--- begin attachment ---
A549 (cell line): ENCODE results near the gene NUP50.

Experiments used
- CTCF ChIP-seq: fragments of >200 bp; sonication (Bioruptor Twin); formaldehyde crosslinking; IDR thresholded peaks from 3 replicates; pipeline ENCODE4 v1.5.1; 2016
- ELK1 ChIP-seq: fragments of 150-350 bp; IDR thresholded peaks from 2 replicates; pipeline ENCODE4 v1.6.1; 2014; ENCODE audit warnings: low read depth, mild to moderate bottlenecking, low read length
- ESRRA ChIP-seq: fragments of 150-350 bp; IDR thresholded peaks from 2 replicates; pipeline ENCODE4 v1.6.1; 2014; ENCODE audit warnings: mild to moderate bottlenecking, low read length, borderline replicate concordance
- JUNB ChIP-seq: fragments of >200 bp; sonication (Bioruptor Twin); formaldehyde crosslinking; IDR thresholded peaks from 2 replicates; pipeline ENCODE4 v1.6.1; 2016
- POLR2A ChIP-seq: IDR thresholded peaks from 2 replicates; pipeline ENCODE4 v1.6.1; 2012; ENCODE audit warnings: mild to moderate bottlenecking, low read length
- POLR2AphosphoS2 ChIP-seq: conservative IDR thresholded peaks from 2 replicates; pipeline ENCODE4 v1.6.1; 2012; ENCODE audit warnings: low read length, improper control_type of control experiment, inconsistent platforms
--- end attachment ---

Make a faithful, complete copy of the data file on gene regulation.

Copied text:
A549 (cell line): ENCODE results near the gene NUP50.

Experiments used
- CTCF ChIP-seq: fragments of >200 bp; sonication (Bioruptor Twin); formaldehyde crosslinking; IDR thresholded peaks from 3 replicates; pipeline ENCODE4 v1.5.1; 2016
- ELK1 ChIP-seq: fragments of 150-350 bp; IDR thresholded peaks from 2 replicates; pipeline ENCODE4 v1.6.1; 2014; ENCODE audit warnings: low read depth, mild to moderate bottlenecking, low read length
- ESRRA ChIP-seq: fragments of 150-350 bp; IDR thresholded peaks from 2 replicates; pipeline ENCODE4 v1.6.1; 2014; ENCODE audit warnings: mild to moderate bottlenecking, low read length, borderline replicate concordance
- JUNB ChIP-seq: fragments of >200 bp; sonication (Bioruptor Twin); formaldehyde crosslinking; IDR thresholded peaks from 2 replicates; pipeline ENCODE4 v1.6.1; 2016
- POLR2A ChIP-seq: IDR thresholded peaks from 2 replicates; pipeline ENCODE4 v1.6.1; 2012; ENCODE audit warnings: mild to moderate bottlenecking, low read length
- POLR2AphosphoS2 ChIP-seq: conservative IDR thresholded peaks from 2 replicates; pipeline ENCODE4 v1.6.1; 2012; ENCODE audit warnings: low read length, improper control_type of control experiment, inconsistent platforms